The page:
What happened after: Bard was forced into backup duty the following season, but popped up as Washington's starting catcher in 2009. The Nationals pitching staff hid him well enough -- He allowed 43 steals in 59 attempts over 71 starts, but he threw out only seven runners. He's in Triple-A this season.

1996 Mike Stanley: When you're looking at Red Sox catchers, the first thing you have to account for is Tim Wakefield. Sure enough, Stanley caught him 25 times, and Wakefield allowed 30 of 31 runners to steal successfully overall. But the 33-year-old Stanley couldn't blame the knuckleball alone, because the other three full-season starters, Roger Clemens, Tom Gordon and Aaron Sele, all had noticeably worse years holding runners. In particular, Sele went from allowing 19 steals in 27 attempts in Boston, to allowing four in 12 attempts the next season in Seattle.

What happened after: Stanley was forced to move to first after that. He started only nine games behind the plate in 1997, and never caught in either of his last two seasons.

2001 Scott Hatteberg: Hatteberg is the only catcher on this list that caught fewer than 78 games. I normally wouldn't have included him, but he's a very, very special case, because he simply couldn't hack it. Sure, Wakefield was there (17-for-19), but he wasn't the main problem. Look no further than Hideo Nomo:

  • 2000: 16 steals in 30 attempts with Detroit.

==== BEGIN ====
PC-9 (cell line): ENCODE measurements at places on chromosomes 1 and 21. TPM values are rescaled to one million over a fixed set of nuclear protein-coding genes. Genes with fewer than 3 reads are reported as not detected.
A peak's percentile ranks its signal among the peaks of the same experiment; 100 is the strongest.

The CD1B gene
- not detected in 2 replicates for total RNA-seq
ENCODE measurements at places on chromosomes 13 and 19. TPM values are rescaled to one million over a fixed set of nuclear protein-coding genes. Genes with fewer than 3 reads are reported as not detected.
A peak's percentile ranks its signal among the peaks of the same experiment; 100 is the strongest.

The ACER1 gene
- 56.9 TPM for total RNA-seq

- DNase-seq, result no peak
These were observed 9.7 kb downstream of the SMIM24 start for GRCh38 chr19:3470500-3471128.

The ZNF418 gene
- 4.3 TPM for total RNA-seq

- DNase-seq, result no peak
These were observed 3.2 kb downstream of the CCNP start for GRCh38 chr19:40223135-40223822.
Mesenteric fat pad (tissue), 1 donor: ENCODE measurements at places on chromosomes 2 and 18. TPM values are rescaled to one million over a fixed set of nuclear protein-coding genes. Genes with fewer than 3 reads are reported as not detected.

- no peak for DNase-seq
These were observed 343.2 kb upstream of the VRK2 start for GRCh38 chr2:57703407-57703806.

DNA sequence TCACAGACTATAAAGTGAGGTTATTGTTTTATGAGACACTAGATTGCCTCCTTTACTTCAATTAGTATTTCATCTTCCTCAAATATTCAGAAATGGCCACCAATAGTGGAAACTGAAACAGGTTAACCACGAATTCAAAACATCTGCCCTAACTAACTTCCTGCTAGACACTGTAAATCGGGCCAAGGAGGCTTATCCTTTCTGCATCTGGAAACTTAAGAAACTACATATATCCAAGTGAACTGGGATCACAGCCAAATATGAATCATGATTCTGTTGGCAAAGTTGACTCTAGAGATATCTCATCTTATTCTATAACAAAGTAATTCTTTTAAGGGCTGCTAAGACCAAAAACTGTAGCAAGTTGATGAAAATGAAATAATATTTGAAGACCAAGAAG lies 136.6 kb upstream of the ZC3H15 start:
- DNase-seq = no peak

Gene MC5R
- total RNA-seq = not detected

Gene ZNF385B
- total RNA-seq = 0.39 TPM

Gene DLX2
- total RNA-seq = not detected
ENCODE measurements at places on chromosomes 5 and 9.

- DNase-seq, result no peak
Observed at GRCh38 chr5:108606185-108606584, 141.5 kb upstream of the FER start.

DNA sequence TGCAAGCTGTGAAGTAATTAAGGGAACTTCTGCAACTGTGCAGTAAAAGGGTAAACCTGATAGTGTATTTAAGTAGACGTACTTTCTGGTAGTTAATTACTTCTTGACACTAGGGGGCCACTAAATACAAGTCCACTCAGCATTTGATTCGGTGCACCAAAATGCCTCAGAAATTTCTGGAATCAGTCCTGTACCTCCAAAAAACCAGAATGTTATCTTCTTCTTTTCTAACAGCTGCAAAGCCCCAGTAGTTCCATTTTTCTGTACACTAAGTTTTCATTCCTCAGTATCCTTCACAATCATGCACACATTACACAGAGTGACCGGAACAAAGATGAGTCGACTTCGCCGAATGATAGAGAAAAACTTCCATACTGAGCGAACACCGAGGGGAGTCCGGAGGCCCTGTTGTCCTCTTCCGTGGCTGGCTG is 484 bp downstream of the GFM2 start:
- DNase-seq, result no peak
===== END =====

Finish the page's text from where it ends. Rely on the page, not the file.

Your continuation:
• 2001: 52 steals in 63 attempts with Boston.
  • 2002: 28 steals in 38 attempts with Los Angeles.

What happened after: Hatteberg became immortalized for his inability to catch. The following year, Brad Pitt forced him to become a pickin' machine at first base, as noted in Billy Beane's book.

2009 Jason Varitek: Varitek is kind of similar to Pierzynski in terms of his throwing arm, but add a few years to it. Varitek was 37 years old in 2009, and the Red Sox were leaning on him too heavily. Wakefield has zero impact here because Varitek never catches him, but Josh Beckett and Brad Penny have never held runners too well, and Varitek just made things worse. The Red Sox traded for Victor Martinez at the deadline that season, and he took playing time away from Varitek over the last two months.

What happened after: Varitek was relegated to backup duty behind Martinez in 2010, and has split time with Jarrod Saltalamacchia in 2011, although Saltalamacchia is on the verge of becoming the everyday catcher after a slow start.


It's quite apparent that Pierzynski's throws have lost most of their zip. Joe Garagiola liked to say that the wind always seemed to blow against a catcher when he's running. For Pierzynski, he's throwing into a stiff breeze, too. I thought I saw one of his throws stop for gas at the mound once.

It's hard to watch, but if you're looking for silver lining, I can offer a couple notes of encouragement.

At the plate, Pierzynski has raised his triple-slash line to .296/.332/.393, thanks to a torrid June (.358/.394/.522). That puts him significantly ahead of the league average for catchers (.235/.304/.376), which makes his defensive struggles easier to swallow.

Plus, this isn't exactly uncharted territory. Earlier in his career, Pierzynski was only able to thwart 10.3 percent of the attempted steals that weren't the result of a pickoff. The year was 2008, and Pierzynski didn't stop the Sox from making the playoffs.

Opposing managers might be noticing him more now -- they attempted just under one steal per game in 2008 -- but as long as Pierzynski can keep providing above-average offense at the position for a lion's share of the starts, the Sox can live with his arm for now.

And when his salary triples in 2012 to go along with his 10-and-5 rights, the Sox will have to live with it, regardless of how he hits.


And if you're curious, here's the spreadsheet with all 59 catchers. Let me know if my methodology is off.